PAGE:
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Take Five

By George Rose

June 30, 2009

Hugh Grant takes Up's 3-D effects seriously.

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Notting Hill (1999)

I love Julia Roberts. How can you not, she's got a gorgeous smile and an agent that rarely steers her in the wrong direction. While Pretty Woman is her claim to fame and one of her best movies, I give the top honor to one of her many other wonderful romantic comedies, Notting Hill. She plays a movie star (quite the acting stretch) who is in England promoting her latest movie. While there, she meets a local book store owner (played by fellow romantic comedy vet, Hugh Grant) and finds him to be too charming to resist. The real lesson here, ladies, is that famous men aren't as good as home-grown men. Would you rather be arm candy or truly worshiped? The film follows the difficulties these two opposites face as lovers and has plenty of scenes of true romance and humor to keep it entertaining throughout.

The reasons I love this movie so much is because these two lovebirds are so opposite. It's like Romeo and Juliet, except it's the rich movie star and the poor book store owner. I've always enjoyed it for that fairy tale aspect, until the day I needed it to stop myself from falling into a deep, dark depression. I always considered me and the bartender to be a fairy tale in the making. We were from opposite sides of the tracks. I was the goody-goody who left home after years of servitude to my high school's anti-fun clubs and my Greek Orthodox church. The bartender was a college drop-out and a serial-slut before we met. I thought we would be the fitting puzzle pieces to bring us both a bit closer to normalcy and reality. Instead, I got cheated on with a stripper. Right after I found out, I spent the entire day alone in my room with Notting Hill on repeat, crying my naïve little eyes out. After watching it three times, Julia Roberts gave me enough strength to get up off my bed. I immediately went to the liquor store, bought a handle of vodka, and went right back to bed to watch the movie two more times. After I polished off the bottle, I was ready to rejoin the human race. I also planned to make my ex suffer. I had officially become one of those...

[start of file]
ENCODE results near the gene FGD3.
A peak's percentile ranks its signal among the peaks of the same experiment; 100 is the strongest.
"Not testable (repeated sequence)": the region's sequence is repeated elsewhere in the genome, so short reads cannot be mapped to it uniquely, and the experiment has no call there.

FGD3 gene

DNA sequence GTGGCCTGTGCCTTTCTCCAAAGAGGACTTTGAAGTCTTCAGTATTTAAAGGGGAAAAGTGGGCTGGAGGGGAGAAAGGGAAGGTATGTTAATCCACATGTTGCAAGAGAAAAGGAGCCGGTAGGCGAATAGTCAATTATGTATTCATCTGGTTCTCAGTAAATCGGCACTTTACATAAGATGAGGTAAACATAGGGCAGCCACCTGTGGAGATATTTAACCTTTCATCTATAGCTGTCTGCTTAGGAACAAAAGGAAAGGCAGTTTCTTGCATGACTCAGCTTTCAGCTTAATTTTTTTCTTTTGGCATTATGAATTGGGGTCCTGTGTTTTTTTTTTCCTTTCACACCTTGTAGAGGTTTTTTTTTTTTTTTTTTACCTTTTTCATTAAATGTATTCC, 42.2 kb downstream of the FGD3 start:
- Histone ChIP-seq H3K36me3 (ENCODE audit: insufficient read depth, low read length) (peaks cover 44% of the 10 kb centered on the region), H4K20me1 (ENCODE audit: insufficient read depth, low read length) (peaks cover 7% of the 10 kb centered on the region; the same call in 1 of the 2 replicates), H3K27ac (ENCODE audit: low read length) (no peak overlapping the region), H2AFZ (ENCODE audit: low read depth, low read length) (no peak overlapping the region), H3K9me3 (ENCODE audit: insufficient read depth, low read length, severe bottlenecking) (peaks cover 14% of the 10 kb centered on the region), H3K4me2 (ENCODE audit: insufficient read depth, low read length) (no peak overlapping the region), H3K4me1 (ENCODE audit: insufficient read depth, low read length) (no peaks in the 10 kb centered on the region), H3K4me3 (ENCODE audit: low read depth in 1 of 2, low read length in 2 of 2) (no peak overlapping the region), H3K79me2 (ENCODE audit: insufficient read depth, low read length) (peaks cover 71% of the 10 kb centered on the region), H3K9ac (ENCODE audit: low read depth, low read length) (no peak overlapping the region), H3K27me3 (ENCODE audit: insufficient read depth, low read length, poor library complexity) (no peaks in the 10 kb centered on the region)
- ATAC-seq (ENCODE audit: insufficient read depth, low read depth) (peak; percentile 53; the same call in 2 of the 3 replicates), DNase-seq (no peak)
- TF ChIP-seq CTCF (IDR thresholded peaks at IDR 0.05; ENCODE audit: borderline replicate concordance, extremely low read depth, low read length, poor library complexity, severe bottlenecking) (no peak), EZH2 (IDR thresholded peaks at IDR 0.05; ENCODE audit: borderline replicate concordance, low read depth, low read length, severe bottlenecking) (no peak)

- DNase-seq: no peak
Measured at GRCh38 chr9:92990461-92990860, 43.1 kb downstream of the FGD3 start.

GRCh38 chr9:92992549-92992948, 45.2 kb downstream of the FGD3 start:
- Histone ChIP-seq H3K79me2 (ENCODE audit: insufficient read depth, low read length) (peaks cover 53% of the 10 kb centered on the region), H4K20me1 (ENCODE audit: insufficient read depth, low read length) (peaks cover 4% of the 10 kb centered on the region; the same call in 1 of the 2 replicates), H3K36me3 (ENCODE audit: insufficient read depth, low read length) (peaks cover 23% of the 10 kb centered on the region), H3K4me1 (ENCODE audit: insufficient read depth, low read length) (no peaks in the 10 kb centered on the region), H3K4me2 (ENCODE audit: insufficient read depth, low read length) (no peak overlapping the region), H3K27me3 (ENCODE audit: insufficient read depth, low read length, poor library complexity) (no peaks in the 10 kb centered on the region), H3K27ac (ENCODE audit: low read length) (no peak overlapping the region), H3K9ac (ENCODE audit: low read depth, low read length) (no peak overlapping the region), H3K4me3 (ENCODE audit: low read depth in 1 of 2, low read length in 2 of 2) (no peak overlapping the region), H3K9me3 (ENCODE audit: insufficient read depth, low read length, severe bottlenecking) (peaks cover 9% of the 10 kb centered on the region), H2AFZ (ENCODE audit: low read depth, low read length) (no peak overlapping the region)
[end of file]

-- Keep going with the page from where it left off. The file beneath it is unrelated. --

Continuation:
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Grumpy Old Men (1993)

I like romantic comedies in all their forms, whether they be films of two beautiful young people trying love out (Notting Hill) or movies about older people giving it yet another chance. When they have romantic comedies that cast older stars, they aren't usually newcomers. They turn to the heavy hitters to bring in the audience, since nobody really wants to see two old people making out unless they're super famous (like Jack Nicholson and Diane Keaton in Something's Gotta Give, another great romantic comedy with old-timers at the wheel). For Grumpy Old Men, we are given the acclaimed talent of the comedy duo known as Jack Lemmon and Walter Matthau. Oh yeah, and let's not forget the still stunning Ann-Margret. The films follows two lifelong neighbors whose "friendship" consists mostly of bickering and pointless rivalries. It's all harmless fun until a pretty woman moves onto their street and give them something really worth fighting over. Also starring Daryl Hannah and Kevin Pollack, the film is a great watch because of the three leads and their wonderful comedic timing and on screen chemistry. Lemmon and Matthau have worked on several projects together and it shows in Grumpy Old Men. It shows so well that they made an equally successful sequel, Grumpier Old Men.


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